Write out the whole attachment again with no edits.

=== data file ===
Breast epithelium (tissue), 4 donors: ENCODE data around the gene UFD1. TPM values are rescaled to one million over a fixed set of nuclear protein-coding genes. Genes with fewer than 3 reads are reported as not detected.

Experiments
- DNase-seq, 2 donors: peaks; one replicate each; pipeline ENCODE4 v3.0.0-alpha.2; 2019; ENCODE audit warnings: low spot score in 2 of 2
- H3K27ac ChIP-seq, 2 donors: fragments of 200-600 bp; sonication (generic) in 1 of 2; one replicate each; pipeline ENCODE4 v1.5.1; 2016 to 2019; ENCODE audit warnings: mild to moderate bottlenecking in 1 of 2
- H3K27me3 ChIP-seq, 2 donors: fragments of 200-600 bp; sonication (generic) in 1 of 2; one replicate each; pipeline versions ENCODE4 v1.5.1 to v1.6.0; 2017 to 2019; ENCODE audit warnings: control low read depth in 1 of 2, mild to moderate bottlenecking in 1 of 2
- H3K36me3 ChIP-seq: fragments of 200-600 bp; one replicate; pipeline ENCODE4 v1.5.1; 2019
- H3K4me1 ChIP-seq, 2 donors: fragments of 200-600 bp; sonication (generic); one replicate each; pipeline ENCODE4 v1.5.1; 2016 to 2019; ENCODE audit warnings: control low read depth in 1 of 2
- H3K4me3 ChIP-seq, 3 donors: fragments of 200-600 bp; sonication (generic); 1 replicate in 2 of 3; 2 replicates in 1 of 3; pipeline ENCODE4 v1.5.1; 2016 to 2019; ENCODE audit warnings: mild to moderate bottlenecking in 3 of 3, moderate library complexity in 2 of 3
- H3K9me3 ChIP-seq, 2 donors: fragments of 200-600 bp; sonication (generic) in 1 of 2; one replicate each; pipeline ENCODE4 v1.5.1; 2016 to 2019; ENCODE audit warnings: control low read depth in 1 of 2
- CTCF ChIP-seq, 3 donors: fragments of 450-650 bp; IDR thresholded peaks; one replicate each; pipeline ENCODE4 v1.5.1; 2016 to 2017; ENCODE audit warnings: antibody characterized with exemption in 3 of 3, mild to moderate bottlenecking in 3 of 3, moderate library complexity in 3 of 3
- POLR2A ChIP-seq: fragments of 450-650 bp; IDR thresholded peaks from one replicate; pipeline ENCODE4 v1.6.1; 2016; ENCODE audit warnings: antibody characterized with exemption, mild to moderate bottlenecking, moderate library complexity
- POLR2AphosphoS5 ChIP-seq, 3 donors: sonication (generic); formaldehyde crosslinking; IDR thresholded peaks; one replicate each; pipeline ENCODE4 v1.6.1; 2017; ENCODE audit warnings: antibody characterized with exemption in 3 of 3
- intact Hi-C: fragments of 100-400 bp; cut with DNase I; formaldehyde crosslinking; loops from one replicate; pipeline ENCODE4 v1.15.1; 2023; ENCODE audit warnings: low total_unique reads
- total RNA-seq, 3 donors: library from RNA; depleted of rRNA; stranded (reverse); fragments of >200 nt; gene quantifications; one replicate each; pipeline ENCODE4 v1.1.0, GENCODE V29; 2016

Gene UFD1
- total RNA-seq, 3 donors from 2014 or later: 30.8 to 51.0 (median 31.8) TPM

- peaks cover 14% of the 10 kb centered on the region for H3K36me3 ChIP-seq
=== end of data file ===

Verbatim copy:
Breast epithelium (tissue), 4 donors: ENCODE data around the gene UFD1. TPM values are rescaled to one million over a fixed set of nuclear protein-coding genes. Genes with fewer than 3 reads are reported as not detected.

Experiments
- DNase-seq, 2 donors: peaks; one replicate each; pipeline ENCODE4 v3.0.0-alpha.2; 2019; ENCODE audit warnings: low spot score in 2 of 2
- H3K27ac ChIP-seq, 2 donors: fragments of 200-600 bp; sonication (generic) in 1 of 2; one replicate each; pipeline ENCODE4 v1.5.1; 2016 to 2019; ENCODE audit warnings: mild to moderate bottlenecking in 1 of 2
- H3K27me3 ChIP-seq, 2 donors: fragments of 200-600 bp; sonication (generic) in 1 of 2; one replicate each; pipeline versions ENCODE4 v1.5.1 to v1.6.0; 2017 to 2019; ENCODE audit warnings: control low read depth in 1 of 2, mild to moderate bottlenecking in 1 of 2
- H3K36me3 ChIP-seq: fragments of 200-600 bp; one replicate; pipeline ENCODE4 v1.5.1; 2019
- H3K4me1 ChIP-seq, 2 donors: fragments of 200-600 bp; sonication (generic); one replicate each; pipeline ENCODE4 v1.5.1; 2016 to 2019; ENCODE audit warnings: control low read depth in 1 of 2
- H3K4me3 ChIP-seq, 3 donors: fragments of 200-600 bp; sonication (generic); 1 replicate in 2 of 3; 2 replicates in 1 of 3; pipeline ENCODE4 v1.5.1; 2016 to 2019; ENCODE audit warnings: mild to moderate bottlenecking in 3 of 3, moderate library complexity in 2 of 3
- H3K9me3 ChIP-seq, 2 donors: fragments of 200-600 bp; sonication (generic) in 1 of 2; one replicate each; pipeline ENCODE4 v1.5.1; 2016 to 2019; ENCODE audit warnings: control low read depth in 1 of 2
- CTCF ChIP-seq, 3 donors: fragments of 450-650 bp; IDR thresholded peaks; one replicate each; pipeline ENCODE4 v1.5.1; 2016 to 2017; ENCODE audit warnings: antibody characterized with exemption in 3 of 3, mild to moderate bottlenecking in 3 of 3, moderate library complexity in 3 of 3
- POLR2A ChIP-seq: fragments of 450-650 bp; IDR thresholded peaks from one replicate; pipeline ENCODE4 v1.6.1; 2016; ENCODE audit warnings: antibody characterized with exemption, mild to moderate bottlenecking, moderate library complexity
- POLR2AphosphoS5 ChIP-seq, 3 donors: sonication (generic); formaldehyde crosslinking; IDR thresholded peaks; one replicate each; pipeline ENCODE4 v1.6.1; 2017; ENCODE audit warnings: antibody characterized with exemption in 3 of 3
- intact Hi-C: fragments of 100-400 bp; cut with DNase I; formaldehyde crosslinking; loops from one replicate; pipeline ENCODE4 v1.15.1; 2023; ENCODE audit warnings: low total_unique reads
- total RNA-seq, 3 donors: library from RNA; depleted of rRNA; stranded (reverse); fragments of >200 nt; gene quantifications; one replicate each; pipeline ENCODE4 v1.1.0, GENCODE V29; 2016

Gene UFD1
- total RNA-seq, 3 donors from 2014 or later: 30.8 to 51.0 (median 31.8) TPM

- peaks cover 14% of the 10 kb centered on the region for H3K36me3 ChIP-seq